No – It Doesn’t Always Take Two to Tango – Understanding the Role of Mediation


In my work as a third party neutral, I am commonly asked to “mediate” a “conflict” between two individuals.

At times, when I dig deeper, I learn that the issue being “mediated” involves one person being persistently aggressive and intimidating towards another or one person repeatedly targeting or isolating someone else. They are not “doing the conflict tango” together – rather, one person is accused of behaving in a way that is causing another harm. This is not, on its face, interpersonal conflict and in my view should not be “mediated”, at least not initially.

Instead, when one person is allegedly to have engaged in workplace misconduct that impacts others, their behavior should be reviewed by workplace leaders and HR. If the concerns are substantiated, then that person needs to be held accountable for their actions. This is the organization’s responsibility to remedy through coaching and consequences; this should not fall on the shoulders of those affected by the behavior, through mediation or otherwise.

This is not a criticism of mediation or facilitation – it is a reminder that no process is appropriate for every type of concern. Respectful workplaces match the proper process to the problem at hand.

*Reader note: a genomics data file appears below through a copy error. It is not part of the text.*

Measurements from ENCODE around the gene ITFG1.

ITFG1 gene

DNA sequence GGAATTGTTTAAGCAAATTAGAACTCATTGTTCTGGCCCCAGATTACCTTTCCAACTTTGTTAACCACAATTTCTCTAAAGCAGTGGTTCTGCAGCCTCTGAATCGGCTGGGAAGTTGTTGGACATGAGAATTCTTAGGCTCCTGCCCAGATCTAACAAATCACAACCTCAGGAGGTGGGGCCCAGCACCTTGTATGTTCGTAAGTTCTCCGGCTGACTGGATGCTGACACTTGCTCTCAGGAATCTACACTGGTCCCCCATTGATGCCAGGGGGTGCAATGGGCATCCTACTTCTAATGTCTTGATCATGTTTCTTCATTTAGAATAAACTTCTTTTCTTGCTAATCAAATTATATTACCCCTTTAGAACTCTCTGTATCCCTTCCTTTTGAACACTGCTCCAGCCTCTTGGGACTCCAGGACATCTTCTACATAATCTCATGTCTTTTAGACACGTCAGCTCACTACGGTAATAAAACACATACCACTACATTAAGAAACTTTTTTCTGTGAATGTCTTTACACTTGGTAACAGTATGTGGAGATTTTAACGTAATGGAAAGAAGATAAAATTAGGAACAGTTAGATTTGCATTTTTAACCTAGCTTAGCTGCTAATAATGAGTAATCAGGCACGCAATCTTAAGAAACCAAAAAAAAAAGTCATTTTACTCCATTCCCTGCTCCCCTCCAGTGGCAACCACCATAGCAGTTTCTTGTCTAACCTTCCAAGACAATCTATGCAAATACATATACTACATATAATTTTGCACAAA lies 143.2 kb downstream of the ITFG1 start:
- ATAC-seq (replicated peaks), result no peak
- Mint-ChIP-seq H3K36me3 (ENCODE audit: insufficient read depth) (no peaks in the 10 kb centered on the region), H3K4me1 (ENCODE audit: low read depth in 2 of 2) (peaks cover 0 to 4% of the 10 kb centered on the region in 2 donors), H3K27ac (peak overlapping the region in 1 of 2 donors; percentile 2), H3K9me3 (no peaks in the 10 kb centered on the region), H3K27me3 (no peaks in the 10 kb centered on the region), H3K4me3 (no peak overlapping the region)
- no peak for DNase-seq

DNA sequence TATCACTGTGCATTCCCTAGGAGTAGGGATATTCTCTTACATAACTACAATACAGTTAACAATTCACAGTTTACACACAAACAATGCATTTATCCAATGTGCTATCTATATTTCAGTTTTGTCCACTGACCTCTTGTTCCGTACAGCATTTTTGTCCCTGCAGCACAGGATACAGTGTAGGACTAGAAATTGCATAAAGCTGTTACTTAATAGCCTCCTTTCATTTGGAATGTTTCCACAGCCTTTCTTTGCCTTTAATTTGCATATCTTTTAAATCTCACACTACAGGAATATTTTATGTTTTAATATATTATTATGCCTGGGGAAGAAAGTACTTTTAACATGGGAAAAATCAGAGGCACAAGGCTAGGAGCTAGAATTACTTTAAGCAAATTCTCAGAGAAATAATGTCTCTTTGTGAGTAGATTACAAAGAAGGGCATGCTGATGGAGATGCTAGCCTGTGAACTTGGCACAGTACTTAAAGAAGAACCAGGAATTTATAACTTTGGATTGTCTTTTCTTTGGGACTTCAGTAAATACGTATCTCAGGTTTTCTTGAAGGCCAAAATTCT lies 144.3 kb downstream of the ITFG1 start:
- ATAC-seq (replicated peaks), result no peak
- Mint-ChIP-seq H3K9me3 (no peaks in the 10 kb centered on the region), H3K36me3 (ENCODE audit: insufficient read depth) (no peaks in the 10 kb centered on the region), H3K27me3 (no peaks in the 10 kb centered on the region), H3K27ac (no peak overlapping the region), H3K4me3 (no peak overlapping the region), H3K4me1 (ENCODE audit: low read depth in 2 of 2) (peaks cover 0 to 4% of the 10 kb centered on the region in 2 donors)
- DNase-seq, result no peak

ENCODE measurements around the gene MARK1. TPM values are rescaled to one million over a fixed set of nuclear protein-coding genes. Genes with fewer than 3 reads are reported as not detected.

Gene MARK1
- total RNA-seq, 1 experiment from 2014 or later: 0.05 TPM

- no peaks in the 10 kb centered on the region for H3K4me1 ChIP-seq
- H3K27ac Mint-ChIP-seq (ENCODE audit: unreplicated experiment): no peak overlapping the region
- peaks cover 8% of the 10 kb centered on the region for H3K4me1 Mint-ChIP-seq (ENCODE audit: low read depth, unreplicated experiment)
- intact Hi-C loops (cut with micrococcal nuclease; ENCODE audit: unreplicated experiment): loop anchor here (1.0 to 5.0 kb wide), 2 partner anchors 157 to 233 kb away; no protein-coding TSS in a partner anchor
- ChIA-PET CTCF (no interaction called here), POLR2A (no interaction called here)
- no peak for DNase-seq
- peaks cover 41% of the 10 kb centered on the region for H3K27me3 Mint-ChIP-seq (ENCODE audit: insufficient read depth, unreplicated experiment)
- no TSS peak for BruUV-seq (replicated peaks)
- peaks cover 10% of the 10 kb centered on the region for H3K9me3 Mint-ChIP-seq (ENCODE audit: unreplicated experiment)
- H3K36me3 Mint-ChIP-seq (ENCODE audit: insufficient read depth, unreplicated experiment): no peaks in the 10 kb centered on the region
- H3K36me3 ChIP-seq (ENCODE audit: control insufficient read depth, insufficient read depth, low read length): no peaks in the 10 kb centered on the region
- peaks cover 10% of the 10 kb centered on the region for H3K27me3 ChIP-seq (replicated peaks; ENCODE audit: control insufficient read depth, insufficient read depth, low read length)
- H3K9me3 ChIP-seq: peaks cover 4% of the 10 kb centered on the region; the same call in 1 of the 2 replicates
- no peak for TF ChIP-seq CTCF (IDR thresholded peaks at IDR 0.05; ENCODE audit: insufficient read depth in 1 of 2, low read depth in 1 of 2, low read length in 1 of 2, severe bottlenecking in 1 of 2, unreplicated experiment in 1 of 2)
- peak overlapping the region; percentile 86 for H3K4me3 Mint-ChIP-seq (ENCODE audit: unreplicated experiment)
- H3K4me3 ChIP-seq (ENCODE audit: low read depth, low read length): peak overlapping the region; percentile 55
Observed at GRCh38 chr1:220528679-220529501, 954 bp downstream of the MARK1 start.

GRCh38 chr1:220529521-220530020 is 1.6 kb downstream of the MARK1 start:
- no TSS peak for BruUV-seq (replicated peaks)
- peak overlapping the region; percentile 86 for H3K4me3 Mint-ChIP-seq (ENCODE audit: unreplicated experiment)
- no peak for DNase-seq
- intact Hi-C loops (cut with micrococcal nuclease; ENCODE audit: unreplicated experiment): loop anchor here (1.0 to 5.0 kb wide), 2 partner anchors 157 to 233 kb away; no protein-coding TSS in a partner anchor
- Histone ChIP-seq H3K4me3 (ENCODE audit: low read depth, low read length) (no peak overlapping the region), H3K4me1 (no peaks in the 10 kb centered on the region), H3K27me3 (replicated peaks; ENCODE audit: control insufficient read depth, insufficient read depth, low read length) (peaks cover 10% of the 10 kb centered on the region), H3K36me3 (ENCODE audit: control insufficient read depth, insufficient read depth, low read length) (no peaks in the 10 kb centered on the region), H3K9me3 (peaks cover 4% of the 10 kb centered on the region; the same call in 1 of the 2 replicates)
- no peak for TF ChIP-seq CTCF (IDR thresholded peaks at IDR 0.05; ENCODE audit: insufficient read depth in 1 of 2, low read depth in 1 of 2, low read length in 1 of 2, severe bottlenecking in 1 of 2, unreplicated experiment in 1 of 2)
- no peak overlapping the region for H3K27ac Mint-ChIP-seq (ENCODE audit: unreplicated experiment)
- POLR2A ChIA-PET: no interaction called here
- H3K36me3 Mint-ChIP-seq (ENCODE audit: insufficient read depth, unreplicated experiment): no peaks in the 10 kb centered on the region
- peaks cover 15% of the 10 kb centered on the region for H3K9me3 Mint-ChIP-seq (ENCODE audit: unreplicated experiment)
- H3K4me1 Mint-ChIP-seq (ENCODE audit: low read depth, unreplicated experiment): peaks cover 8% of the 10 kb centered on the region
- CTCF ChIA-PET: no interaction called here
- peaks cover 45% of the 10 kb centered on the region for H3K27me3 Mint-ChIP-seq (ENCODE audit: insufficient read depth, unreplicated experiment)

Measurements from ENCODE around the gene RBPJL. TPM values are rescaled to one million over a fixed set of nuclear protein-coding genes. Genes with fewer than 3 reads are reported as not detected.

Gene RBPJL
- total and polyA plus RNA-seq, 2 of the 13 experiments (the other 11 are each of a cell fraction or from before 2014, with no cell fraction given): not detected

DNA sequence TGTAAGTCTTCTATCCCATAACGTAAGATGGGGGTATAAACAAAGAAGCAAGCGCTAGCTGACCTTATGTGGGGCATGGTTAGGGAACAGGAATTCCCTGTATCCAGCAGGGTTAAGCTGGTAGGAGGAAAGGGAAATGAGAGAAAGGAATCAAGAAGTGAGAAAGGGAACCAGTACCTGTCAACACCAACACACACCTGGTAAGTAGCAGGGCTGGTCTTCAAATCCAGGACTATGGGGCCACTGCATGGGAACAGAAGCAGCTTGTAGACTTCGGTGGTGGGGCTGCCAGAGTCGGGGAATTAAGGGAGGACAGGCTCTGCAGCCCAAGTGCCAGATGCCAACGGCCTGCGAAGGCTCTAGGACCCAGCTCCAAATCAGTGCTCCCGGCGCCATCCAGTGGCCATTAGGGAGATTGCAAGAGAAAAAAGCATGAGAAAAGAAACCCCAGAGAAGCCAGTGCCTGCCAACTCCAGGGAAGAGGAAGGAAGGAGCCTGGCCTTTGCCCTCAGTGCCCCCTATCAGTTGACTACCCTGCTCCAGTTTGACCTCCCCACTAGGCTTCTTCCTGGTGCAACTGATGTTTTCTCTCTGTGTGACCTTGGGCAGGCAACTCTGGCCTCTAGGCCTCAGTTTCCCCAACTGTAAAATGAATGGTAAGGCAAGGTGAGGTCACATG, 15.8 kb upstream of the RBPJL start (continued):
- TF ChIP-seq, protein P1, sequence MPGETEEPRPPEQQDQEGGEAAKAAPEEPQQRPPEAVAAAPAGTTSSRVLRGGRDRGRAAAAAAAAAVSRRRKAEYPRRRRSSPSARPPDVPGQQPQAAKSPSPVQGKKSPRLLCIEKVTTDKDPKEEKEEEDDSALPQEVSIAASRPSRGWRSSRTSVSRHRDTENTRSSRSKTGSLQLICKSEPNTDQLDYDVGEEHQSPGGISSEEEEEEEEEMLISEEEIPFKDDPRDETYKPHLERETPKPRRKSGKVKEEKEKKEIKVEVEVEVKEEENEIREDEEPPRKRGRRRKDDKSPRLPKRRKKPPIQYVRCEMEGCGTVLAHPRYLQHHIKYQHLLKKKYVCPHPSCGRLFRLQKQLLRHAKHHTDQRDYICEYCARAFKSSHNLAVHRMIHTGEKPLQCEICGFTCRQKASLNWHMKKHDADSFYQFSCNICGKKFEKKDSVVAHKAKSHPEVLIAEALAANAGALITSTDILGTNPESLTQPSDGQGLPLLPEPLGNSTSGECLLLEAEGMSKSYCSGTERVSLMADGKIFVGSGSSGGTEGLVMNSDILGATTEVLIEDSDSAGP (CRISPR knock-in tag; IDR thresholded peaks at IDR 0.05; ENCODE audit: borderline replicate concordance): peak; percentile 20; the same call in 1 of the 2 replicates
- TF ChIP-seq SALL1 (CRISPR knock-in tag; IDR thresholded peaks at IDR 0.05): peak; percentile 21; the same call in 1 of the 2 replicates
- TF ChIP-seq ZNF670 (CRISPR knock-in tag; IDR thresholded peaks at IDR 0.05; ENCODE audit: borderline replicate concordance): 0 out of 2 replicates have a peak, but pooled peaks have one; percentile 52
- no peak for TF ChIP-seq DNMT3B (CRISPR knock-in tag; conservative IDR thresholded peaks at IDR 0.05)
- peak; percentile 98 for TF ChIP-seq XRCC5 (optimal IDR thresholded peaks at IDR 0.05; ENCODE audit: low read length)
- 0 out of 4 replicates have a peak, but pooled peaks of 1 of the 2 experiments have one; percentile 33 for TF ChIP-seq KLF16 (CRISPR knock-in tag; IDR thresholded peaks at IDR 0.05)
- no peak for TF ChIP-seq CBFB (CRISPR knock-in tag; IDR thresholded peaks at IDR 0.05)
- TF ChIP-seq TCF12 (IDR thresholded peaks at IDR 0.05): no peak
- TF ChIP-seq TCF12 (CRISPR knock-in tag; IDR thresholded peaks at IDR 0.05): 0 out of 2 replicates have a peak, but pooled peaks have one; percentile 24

Facilitated discussions and mediation are helpful resources to consider in circumstances such as the following:

  1. The initial concern involves a specific disagreement that arose between individuals or mild (but irritating) dynamics that appear to be continuing, causing stress for those involved and unnecessary distraction to those around them. While the concerns that each has about the other may differ (e.g. one is upset about the other’s lack of productivity; and the other is upset about the way they are being spoken to), it is clear – from the outset – that both have unmet needs and ongoing concerns that need to be remedied. If it is appropriate to resolve these concerns informally – that is, none of the issues warrant formal discipline/consequences, then it is helpful to seek clarity and resolution through a mediated conversation.
  2. The initial concern relates to the disrespectful behavior of only one of the individuals involved. However, both people are required to work together moving forward. In these circumstances, a facilitated/mediated discussion may assist in clarifying boundaries and restoring communication and trust. This is not the same as mediating individual misconduct – this process takes place after the misconduct has been addressed and is used to figure out how each may move forward effectively given what has occurred.

There are many other examples where mediation and facilitation may be useful. However, no one process appropriately remedies all disputes and dysfunction. It is up to workplace leaders and human resource professionals to make defensible and informed decisions, not only on proper outcomes, but also on the processes invoked to achieve them.

Marli is commonly retained to help organizations determine which process is most suitable for the unique situation with which they are faced.

Connect with Marli to learn more about her training and services.

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